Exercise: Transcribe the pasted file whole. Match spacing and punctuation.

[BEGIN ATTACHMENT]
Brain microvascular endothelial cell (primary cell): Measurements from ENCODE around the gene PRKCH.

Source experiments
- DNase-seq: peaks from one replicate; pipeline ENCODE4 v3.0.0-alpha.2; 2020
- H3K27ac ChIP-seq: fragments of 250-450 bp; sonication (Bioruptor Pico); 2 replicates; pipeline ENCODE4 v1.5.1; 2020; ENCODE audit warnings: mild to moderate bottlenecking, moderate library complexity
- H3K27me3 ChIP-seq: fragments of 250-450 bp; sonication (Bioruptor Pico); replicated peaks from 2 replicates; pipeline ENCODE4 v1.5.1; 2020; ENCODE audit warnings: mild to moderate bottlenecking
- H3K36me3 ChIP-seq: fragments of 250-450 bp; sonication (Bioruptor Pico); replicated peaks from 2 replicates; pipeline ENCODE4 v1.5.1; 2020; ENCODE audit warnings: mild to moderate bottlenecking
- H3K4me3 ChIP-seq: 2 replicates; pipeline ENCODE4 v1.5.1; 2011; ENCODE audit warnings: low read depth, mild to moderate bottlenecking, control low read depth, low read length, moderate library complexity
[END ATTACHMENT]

Brain microvascular endothelial cell (primary cell): Measurements from ENCODE around the gene PRKCH.

Source experiments
- DNase-seq: peaks from one replicate; pipeline ENCODE4 v3.0.0-alpha.2; 2020
- H3K27ac ChIP-seq: fragments of 250-450 bp; sonication (Bioruptor Pico); 2 replicates; pipeline ENCODE4 v1.5.1; 2020; ENCODE audit warnings: mild to moderate bottlenecking, moderate library complexity
- H3K27me3 ChIP-seq: fragments of 250-450 bp; sonication (Bioruptor Pico); replicated peaks from 2 replicates; pipeline ENCODE4 v1.5.1; 2020; ENCODE audit warnings: mild to moderate bottlenecking
- H3K36me3 ChIP-seq: fragments of 250-450 bp; sonication (Bioruptor Pico); replicated peaks from 2 replicates; pipeline ENCODE4 v1.5.1; 2020; ENCODE audit warnings: mild to moderate bottlenecking
- H3K4me3 ChIP-seq: 2 replicates; pipeline ENCODE4 v1.5.1; 2011; ENCODE audit warnings: low read depth, mild to moderate bottlenecking, control low read depth, low read length, moderate library complexity